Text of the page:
I have a confession to make… given the limited amount I’ve written about making sure your investment assets are properly diversified, you’d think that my assets would be diversified right? I write about it often enough that I can’t possibly claim that I just didn’t think about it. In reality, I’m actually pretty lazy and lax when it comes to making sure I’m totally diversified but luckily, and I know this only because I did the math yesterday, I’m actually properly diversified – except it’s not entirely by design, which makes it bad nonetheless.
Last night I started wondering if I actually was properly diversified across all my investment accounts because I have a relatively complex retirement account structure. It’s not incredibly complex but I have a Roth IRA, a SEP-IRA, a 401(k), and a Rollover IRA. It’s more than the vanilla and likely more common configuration of just a Roth IRA and a 401(k), or similar deferred taxation employer sponsored retirement account; but ultimately the point is that I have four accounts. That’s four accounts with four interfaces with four asset distributions. If you abstract away the accounts and just look at the funds, I have around eleven securities. I have four custom ones inside my 401(k), two different Target Retirement Funds (Vanguard’s 2045 and 2050), a Total Market Index mutual fund, an S&P Index mutual fund, and three stock holdings.
Does Diversification In One Account Mean Diversification Across All Of Them? Potentially, that’s what I did and I got lucky. The problem is that your funds will grow at different rates so after a year or so, unless you’re rebalancing, your diversification will be out of whack. If you have target retirement or lifecycle funds, those allocations will change under you without your knowledge (this is why they warn not to use it with other funds, because the allocations change). A lot of factors come into play so it becomes important to double check your allocations at least once a year, when you rebalance.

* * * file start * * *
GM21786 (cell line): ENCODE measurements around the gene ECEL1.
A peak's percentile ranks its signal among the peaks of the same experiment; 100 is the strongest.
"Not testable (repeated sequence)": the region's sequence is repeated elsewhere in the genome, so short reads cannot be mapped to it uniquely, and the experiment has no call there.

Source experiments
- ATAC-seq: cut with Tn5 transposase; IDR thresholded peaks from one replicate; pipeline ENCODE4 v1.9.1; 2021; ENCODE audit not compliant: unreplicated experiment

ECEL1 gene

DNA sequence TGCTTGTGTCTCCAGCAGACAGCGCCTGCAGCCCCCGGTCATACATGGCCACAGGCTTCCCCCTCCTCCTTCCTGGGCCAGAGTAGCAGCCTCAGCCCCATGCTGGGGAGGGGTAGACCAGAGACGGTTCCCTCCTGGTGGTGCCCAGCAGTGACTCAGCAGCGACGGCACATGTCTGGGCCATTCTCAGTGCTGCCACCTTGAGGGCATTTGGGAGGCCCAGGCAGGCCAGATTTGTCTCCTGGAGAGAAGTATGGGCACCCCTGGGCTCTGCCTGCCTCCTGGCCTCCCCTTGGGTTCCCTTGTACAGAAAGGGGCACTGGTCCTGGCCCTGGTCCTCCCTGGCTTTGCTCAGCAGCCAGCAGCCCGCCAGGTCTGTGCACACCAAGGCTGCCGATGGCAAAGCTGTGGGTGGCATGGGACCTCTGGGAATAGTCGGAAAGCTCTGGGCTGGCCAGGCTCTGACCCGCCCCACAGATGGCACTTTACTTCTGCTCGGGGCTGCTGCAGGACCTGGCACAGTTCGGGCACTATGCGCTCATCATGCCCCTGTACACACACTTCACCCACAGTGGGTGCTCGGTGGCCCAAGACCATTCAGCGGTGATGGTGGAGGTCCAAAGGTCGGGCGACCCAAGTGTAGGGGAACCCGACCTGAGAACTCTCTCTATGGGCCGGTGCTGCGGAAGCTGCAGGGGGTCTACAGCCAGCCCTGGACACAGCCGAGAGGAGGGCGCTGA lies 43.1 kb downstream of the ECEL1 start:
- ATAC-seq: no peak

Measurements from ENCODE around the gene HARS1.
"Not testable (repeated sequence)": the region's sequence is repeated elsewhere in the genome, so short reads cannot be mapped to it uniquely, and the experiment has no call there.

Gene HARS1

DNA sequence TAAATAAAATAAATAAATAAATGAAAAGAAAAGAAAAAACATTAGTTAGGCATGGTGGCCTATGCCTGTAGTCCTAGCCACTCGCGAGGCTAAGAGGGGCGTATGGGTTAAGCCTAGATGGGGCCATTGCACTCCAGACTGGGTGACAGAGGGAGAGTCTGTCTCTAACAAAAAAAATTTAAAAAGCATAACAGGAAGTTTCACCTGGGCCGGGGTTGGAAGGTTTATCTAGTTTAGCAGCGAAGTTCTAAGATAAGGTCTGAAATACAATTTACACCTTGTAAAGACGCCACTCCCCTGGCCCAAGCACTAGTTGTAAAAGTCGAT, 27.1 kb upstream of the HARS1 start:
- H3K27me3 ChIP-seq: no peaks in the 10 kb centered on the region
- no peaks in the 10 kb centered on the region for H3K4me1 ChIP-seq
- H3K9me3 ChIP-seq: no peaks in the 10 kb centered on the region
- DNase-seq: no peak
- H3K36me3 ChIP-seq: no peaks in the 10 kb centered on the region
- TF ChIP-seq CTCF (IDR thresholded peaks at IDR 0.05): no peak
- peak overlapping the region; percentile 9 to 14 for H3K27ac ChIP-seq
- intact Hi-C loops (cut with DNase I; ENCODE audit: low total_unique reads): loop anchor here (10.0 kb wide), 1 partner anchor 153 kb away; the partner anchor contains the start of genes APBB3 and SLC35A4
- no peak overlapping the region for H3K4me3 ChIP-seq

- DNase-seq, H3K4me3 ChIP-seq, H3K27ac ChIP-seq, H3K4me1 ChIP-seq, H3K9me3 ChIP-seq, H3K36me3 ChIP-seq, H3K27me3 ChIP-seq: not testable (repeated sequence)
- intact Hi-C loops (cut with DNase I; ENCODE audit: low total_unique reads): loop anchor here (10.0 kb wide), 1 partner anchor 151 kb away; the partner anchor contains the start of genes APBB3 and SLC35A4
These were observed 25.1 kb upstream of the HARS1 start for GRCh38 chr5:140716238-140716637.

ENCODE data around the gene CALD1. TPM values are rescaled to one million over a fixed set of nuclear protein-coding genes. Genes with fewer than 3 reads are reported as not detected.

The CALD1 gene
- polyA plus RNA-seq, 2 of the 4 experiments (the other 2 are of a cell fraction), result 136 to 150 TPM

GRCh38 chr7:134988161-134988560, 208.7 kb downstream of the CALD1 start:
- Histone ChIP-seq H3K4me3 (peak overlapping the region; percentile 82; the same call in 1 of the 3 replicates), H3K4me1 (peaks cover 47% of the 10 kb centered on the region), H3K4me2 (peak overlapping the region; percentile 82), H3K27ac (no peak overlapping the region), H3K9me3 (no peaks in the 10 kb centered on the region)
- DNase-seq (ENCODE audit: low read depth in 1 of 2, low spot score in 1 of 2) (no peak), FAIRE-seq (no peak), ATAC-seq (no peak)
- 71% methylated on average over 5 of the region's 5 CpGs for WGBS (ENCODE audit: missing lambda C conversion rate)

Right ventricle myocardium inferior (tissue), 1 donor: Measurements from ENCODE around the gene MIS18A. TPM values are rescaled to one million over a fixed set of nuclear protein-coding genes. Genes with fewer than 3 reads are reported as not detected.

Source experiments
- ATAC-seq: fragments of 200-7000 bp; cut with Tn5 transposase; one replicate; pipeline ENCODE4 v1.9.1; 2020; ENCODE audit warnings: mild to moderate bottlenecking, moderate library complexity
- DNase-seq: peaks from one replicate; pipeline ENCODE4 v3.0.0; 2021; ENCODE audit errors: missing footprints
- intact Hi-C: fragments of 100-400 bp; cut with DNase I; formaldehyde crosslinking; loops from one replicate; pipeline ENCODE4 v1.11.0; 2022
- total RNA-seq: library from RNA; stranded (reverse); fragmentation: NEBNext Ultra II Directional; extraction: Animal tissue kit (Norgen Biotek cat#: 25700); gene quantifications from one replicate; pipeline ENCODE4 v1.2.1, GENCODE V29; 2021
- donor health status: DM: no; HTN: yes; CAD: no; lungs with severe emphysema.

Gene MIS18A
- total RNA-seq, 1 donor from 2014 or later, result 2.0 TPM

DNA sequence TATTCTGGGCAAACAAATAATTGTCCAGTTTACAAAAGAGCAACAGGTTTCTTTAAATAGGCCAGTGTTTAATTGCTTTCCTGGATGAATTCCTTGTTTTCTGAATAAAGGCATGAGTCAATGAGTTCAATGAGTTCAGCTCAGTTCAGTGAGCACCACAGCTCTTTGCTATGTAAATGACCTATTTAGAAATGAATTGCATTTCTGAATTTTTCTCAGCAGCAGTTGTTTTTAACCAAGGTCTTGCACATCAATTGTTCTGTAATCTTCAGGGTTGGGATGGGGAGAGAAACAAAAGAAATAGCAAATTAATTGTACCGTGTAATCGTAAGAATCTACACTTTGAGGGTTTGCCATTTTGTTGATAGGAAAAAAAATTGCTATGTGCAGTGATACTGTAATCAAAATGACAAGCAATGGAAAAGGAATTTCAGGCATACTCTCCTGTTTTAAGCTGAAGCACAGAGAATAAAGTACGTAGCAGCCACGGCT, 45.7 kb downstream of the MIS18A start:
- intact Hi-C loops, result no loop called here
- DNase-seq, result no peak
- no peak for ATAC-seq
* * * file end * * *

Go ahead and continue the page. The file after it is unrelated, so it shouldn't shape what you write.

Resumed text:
I Lucked Out. After looking at all the funds and doing some math, I plugged it all into a speadsheet I made, I was pretty surprised to learn that I actually had 92.23% of my assets in equities (stocks), 5.55% of my assets in bonds, 0.86% in cash, and 1.36% in an “other” category. Is that correctly diversified? According the 120 rule, yes. It says that I should have 120% minus my age (27.167) invested in stocks, the rest in bonds. I should have 92.83% in stocks, compared to the actual of 92.23%, that’s pretty darn close for being completely by accident.
Consider Other Diversification Rules Too. 120 minus age only refers to the stock/bonds mix, it doesn’t consider other lines of diversification such as small cap vs. large cap (within equities) or domestic vs. international exposure. I don’t know any of these rules off hand, I don’t think there are any, but you’ll want a little bit of exposure in those dimensions as well.
Ultimately, you want to be on top of your retirement assets because it’s one of the most valuable assets you’ll have as you age. While it was easy for me to just let it fall to the wayside, confident that since I was diversifying my individual accounts, it wasn’t the right thing to do and it’s something I’ll have to review once a year when I rebalance.